A woman walks past an electronic board showing Hong Kong share index outside a local bank in Hong Kong, Wednesday, Jan 23, 2019. Asian markets edged higher on Wednesday but trading was subdued with poor Japanese trade data and a possible bump in U.S-China talks. (AP Photo/Vincent Yu)
NEW YORK (AP) — U.S. stocks are climbing Friday and technology companies and consumer-focused companies were leading the gains. Optimism over economic growth is boosting industrial and energy companies, along with banks and makers of basic materials.
Markets didn't react much to news that President Donald Trump and congressional leaders reached a deal to reopen the federal government for three weeks while talks continue over Trump's demands for money to build a wall along the U.S. border with Mexico.
KEEPING SCORE: The S&P 500 index rose 22 points, or 0.9 percent to 2,664 as of 3:15 p.m. Eastern time, but the index is still on track for a small loss this week after big gains in the past four. The Dow Jones Industrial Average rose 179 points, or 0.7 percent, to 24,732. The Nasdaq composite rose 87 points, or 1.2 percent, to 7,160. The Russell 2000 index of smaller company stocks rose 18 points, or 1.3 percent, to 1,483.
TECH UPDATE: Hard drive maker Western Digital jumped 7.3 percent to $43.05 after the company said it expects business to improve in the second half of its fiscal year. That overshadowed a weaker-than-expected second quarter. Competitor Seagate Technology also gained 6.1 percent to $43.47.
Other tech stocks climbed. Apple rose 3.2 percent to $157.54.
Those gains outweighed disappointing quarterly results and a weak outlook from the world's largest chipmaker, Intel. The company is also still without a permanent CEO, following Brian Krzanich's resignation in June. Shares fell 6.1 percent to $46.71.
UP AGAINST THE WALL: Yielding to mounting pressure, President Donald Trump and congressional leaders on Friday reached a short-term deal to reopen the government for three weeks. Trump announced the agreement to break the 35-day impasse as delays at airports and widespread disruptions brought new urgency to efforts to end the standoff. He almost immediately threatened another shutdown or emergency action if he does not get "fair deal."
The shutdown started when the stock market was at its low point in December, so the S&P 500 rose 10 percent during the shutdown. Some experts feel that the shutdown's effects on the market and the economy will prove to be limited, with government employees resuming their spending as soon as they get repaid.
But Kristina Hooper, chief global market strategist for Invesco, said the magnitude of the shutdown might have major effects on consumers' confidence.
"If the government can't work together in times where there are no real crises, imagine what would happen in an environment where there was a real crisis," she said. "It's hard to envisage Congress and the executive branch putting their differences aside and working together."
She added that the government's dysfunction might contribute to the U.S.' credit being downgraded, and if that happens, investors are likely to flee the stock market and pour money into the bond market, as they did when the country's credit rating was cut in 2011.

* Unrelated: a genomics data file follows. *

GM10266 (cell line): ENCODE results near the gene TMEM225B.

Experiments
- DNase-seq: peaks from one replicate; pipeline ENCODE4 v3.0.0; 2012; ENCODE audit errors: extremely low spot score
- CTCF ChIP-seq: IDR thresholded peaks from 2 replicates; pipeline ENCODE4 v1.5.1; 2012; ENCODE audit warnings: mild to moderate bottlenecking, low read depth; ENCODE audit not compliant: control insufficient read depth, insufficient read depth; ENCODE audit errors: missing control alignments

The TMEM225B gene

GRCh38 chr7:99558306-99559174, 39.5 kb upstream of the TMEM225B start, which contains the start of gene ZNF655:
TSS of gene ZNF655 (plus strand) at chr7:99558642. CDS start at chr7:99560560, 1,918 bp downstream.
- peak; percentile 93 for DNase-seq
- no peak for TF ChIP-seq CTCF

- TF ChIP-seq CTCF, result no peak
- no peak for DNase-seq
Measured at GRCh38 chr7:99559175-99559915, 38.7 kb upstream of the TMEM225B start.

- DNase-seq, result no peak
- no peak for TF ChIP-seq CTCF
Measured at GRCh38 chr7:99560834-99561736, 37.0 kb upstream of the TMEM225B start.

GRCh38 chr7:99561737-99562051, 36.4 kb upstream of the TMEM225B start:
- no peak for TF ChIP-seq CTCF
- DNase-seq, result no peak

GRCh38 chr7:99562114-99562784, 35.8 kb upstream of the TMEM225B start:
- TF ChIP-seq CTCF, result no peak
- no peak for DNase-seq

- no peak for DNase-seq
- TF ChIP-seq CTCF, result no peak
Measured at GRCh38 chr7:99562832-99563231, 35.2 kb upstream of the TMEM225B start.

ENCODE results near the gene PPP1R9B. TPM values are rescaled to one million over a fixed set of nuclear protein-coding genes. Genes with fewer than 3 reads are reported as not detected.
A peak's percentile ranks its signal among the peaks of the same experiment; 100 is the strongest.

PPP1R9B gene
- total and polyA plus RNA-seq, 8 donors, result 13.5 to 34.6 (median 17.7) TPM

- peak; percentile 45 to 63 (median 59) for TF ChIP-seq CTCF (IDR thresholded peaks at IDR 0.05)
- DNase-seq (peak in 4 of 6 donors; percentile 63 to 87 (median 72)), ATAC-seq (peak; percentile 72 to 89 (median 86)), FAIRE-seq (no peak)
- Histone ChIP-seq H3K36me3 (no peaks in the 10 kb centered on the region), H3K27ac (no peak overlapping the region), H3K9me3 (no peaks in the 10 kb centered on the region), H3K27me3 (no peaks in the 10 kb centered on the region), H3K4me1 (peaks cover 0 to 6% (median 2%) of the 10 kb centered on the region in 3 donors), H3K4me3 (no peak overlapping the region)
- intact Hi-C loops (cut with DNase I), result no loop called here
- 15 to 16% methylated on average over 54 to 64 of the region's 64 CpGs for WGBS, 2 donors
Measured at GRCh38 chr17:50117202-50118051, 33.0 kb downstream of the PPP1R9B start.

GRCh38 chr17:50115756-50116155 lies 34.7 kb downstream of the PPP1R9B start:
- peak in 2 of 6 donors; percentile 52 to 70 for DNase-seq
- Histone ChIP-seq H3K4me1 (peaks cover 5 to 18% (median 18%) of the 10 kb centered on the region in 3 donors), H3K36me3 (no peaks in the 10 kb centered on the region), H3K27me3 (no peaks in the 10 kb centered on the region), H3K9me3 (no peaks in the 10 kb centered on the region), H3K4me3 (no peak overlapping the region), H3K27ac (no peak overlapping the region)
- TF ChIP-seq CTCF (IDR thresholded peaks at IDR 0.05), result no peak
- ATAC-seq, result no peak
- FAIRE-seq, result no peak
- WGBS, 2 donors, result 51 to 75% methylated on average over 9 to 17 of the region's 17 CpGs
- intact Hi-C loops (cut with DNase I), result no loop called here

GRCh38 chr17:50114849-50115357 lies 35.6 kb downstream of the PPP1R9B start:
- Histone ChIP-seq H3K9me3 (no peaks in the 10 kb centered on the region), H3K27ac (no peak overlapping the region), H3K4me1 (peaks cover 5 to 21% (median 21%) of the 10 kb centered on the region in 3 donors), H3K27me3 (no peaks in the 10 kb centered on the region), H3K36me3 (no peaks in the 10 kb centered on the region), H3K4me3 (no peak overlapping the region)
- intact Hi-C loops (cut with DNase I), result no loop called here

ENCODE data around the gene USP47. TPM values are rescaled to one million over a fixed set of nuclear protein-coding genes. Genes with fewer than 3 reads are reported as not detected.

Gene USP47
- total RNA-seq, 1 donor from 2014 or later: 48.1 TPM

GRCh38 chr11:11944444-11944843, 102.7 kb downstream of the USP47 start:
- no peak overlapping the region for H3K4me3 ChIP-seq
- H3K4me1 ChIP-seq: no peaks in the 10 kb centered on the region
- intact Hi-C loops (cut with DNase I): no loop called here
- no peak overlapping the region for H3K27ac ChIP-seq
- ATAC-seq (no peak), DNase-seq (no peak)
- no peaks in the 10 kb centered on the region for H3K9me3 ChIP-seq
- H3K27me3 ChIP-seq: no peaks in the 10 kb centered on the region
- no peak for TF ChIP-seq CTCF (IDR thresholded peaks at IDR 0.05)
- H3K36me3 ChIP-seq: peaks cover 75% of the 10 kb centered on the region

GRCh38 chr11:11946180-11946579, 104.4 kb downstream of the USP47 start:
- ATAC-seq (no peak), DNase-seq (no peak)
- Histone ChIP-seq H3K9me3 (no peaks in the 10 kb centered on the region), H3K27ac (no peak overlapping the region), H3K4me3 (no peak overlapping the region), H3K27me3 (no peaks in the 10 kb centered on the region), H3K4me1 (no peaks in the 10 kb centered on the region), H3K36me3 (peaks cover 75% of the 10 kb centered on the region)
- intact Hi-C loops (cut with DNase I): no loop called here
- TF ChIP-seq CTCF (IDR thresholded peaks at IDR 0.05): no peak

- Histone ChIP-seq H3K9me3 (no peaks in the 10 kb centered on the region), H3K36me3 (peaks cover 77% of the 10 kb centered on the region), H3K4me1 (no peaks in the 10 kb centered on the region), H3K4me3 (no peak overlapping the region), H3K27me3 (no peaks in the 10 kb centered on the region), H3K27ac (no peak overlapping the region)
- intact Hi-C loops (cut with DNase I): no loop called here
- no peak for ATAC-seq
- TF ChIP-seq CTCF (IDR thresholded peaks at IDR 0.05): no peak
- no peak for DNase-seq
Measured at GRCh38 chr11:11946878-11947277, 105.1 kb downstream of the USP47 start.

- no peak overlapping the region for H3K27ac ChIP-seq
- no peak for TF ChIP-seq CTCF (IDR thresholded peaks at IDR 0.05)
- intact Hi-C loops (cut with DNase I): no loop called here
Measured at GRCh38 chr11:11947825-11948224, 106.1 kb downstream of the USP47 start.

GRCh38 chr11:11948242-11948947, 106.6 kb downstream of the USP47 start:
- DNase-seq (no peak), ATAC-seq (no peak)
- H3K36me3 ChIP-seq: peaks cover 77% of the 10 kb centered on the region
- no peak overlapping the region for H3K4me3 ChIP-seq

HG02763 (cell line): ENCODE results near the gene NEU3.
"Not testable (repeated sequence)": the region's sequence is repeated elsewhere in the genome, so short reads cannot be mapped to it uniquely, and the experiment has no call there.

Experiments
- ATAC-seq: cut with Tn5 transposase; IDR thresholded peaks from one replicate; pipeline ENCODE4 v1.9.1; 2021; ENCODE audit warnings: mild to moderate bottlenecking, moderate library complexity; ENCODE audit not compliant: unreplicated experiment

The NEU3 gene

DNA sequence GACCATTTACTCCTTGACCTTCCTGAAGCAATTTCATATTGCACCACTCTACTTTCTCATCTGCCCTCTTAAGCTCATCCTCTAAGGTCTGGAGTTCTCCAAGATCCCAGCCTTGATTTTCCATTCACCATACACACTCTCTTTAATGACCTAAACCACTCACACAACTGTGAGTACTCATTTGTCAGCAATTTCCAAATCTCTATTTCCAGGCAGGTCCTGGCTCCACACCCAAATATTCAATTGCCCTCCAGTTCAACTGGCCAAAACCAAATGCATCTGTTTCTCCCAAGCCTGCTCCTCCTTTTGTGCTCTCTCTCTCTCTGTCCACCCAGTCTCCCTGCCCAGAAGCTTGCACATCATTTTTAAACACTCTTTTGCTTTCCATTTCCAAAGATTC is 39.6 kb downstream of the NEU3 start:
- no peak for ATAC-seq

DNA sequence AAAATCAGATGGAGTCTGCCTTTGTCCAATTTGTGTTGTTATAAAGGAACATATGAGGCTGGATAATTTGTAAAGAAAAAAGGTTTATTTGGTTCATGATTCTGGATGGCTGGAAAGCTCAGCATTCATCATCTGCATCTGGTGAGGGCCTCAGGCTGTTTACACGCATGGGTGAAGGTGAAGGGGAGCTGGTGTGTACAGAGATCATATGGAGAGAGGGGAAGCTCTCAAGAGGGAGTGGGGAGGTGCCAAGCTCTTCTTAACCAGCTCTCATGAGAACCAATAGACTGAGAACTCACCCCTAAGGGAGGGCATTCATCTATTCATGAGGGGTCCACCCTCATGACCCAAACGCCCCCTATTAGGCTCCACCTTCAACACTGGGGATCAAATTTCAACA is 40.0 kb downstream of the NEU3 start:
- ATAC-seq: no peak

CAFFEINE RUSH: Starbucks shares jumped 3.4 percent to $66.92 after the company reported revenue and profit growth with the help of a strong holiday season. The results topped expectations and the company gave an upbeat outlook for the year. Other consumer-focused companies also moved higher. Amazon added 1 percent to $1,671.
FED CAUTION: The Wall Street Journal is reporting that the Federal Reserve might soon halt the shrinking of its bond portfolio. The Fed bought trillions of dollars in bonds following the recession in 2008 to help keep interest rates low and aid an economic recovery. It started gradually letting its portfolio shrink recently, but investors are concerned that will tighten credit conditions, which could slow economic growth.
"Although the economic data are pretty solid right now, the markets have basically told us that we are not tolerating additional tightening," said Guy LeBas, chief fixed income strategist at Janney Montgomery Scott.
BONDS: Bond prices also fell. The yield on the 10-year Treasury note rose to 2.75 percent from 2.71 percent.
TAKEN ILL: Abbvie fell 6.3 percent to $80.41 after the company said international sales of its drug Humira weakened in response to growing competition in key markets including Europe. AbbVie gets most of its revenue from Humira, which is the top-selling prescription medication in the world in terms of revenue.
Cowen & Co. analyst Steve Scala said Humira sales outside the U.S. were worse than expected.
Health care stocks, especially drugmakers, stumbled this week. That contributed to the market's struggles over the past few days.
OVERSEAS: France's CAC 40 rose 1.1 percent, while Germany's DAX gained 1.4 percent as both indexes finished the week with solid gains. Britain's FTSE 100 fell 0.1 percent and finished the week down 2.3 percent. The country is moving closer to leaving the European Union without a trade deal, meaning Britain still faces tariffs and economic turmoil if its situation doesn't change before March 29.
Japan's benchmark Nikkei 225 rose 1 percent, South Korea's Kospi surged 1.5 percent and Hong Kong's Hang Seng gained 1.6 percent.
ENERGY: U.S. crude oil rose 1.1 percent to settle at $53.69 a barrel in New York. Brent crude, used to price international oils, rose 0.9 percent to $61.64 in London.
CURRENCIES: The dollar rose to 109.64 yen from 109.53 yen. The euro rose to $1.1414 from $1.1389.